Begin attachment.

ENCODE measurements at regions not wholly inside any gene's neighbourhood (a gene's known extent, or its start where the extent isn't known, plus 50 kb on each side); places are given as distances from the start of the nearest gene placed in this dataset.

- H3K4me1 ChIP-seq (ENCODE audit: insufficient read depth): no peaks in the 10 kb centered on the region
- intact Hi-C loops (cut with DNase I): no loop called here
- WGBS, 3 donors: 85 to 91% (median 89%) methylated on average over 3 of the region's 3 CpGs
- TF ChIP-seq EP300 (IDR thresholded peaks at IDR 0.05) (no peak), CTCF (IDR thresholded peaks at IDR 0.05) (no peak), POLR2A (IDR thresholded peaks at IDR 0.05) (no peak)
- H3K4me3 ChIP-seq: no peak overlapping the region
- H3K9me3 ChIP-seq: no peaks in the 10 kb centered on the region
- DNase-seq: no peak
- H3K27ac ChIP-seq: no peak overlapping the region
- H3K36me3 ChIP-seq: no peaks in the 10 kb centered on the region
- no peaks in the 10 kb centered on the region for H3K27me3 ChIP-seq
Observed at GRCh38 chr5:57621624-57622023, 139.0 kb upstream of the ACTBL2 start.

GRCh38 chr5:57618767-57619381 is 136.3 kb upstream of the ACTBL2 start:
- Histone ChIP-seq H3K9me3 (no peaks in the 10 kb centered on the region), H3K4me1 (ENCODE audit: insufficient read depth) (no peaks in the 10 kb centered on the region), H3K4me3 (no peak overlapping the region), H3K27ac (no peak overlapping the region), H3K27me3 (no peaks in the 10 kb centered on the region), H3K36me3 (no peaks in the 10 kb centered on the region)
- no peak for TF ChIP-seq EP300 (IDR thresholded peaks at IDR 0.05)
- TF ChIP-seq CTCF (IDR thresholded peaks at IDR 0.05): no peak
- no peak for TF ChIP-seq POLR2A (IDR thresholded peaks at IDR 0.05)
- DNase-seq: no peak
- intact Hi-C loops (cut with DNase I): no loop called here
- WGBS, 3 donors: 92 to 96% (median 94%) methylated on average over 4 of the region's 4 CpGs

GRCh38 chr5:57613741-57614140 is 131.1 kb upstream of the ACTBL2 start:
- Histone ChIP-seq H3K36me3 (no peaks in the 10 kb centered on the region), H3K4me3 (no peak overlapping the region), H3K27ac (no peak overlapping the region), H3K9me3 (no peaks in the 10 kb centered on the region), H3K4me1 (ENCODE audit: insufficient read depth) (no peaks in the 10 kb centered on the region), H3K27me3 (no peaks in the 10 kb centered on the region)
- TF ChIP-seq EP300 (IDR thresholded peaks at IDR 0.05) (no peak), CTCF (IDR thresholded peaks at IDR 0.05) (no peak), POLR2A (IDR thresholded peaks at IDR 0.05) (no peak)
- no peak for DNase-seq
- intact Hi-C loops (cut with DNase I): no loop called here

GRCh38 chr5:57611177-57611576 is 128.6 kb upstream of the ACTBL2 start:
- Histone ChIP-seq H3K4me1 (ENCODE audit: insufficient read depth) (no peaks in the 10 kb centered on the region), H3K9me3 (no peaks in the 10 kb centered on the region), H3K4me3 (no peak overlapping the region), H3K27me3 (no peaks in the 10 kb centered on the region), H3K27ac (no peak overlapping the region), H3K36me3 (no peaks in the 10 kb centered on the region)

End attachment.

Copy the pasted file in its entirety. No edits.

ENCODE measurements at regions not wholly inside any gene's neighbourhood (a gene's known extent, or its start where the extent isn't known, plus 50 kb on each side); places are given as distances from the start of the nearest gene placed in this dataset.

- H3K4me1 ChIP-seq (ENCODE audit: insufficient read depth): no peaks in the 10 kb centered on the region
- intact Hi-C loops (cut with DNase I): no loop called here
- WGBS, 3 donors: 85 to 91% (median 89%) methylated on average over 3 of the region's 3 CpGs
- TF ChIP-seq EP300 (IDR thresholded peaks at IDR 0.05) (no peak), CTCF (IDR thresholded peaks at IDR 0.05) (no peak), POLR2A (IDR thresholded peaks at IDR 0.05) (no peak)
- H3K4me3 ChIP-seq: no peak overlapping the region
- H3K9me3 ChIP-seq: no peaks in the 10 kb centered on the region
- DNase-seq: no peak
- H3K27ac ChIP-seq: no peak overlapping the region
- H3K36me3 ChIP-seq: no peaks in the 10 kb centered on the region
- no peaks in the 10 kb centered on the region for H3K27me3 ChIP-seq
Observed at GRCh38 chr5:57621624-57622023, 139.0 kb upstream of the ACTBL2 start.

GRCh38 chr5:57618767-57619381 is 136.3 kb upstream of the ACTBL2 start:
- Histone ChIP-seq H3K9me3 (no peaks in the 10 kb centered on the region), H3K4me1 (ENCODE audit: insufficient read depth) (no peaks in the 10 kb centered on the region), H3K4me3 (no peak overlapping the region), H3K27ac (no peak overlapping the region), H3K27me3 (no peaks in the 10 kb centered on the region), H3K36me3 (no peaks in the 10 kb centered on the region)
- no peak for TF ChIP-seq EP300 (IDR thresholded peaks at IDR 0.05)
- TF ChIP-seq CTCF (IDR thresholded peaks at IDR 0.05): no peak
- no peak for TF ChIP-seq POLR2A (IDR thresholded peaks at IDR 0.05)
- DNase-seq: no peak
- intact Hi-C loops (cut with DNase I): no loop called here
- WGBS, 3 donors: 92 to 96% (median 94%) methylated on average over 4 of the region's 4 CpGs

GRCh38 chr5:57613741-57614140 is 131.1 kb upstream of the ACTBL2 start:
- Histone ChIP-seq H3K36me3 (no peaks in the 10 kb centered on the region), H3K4me3 (no peak overlapping the region), H3K27ac (no peak overlapping the region), H3K9me3 (no peaks in the 10 kb centered on the region), H3K4me1 (ENCODE audit: insufficient read depth) (no peaks in the 10 kb centered on the region), H3K27me3 (no peaks in the 10 kb centered on the region)
- TF ChIP-seq EP300 (IDR thresholded peaks at IDR 0.05) (no peak), CTCF (IDR thresholded peaks at IDR 0.05) (no peak), POLR2A (IDR thresholded peaks at IDR 0.05) (no peak)
- no peak for DNase-seq
- intact Hi-C loops (cut with DNase I): no loop called here

GRCh38 chr5:57611177-57611576 is 128.6 kb upstream of the ACTBL2 start:
- Histone ChIP-seq H3K4me1 (ENCODE audit: insufficient read depth) (no peaks in the 10 kb centered on the region), H3K9me3 (no peaks in the 10 kb centered on the region), H3K4me3 (no peak overlapping the region), H3K27me3 (no peaks in the 10 kb centered on the region), H3K27ac (no peak overlapping the region), H3K36me3 (no peaks in the 10 kb centered on the region)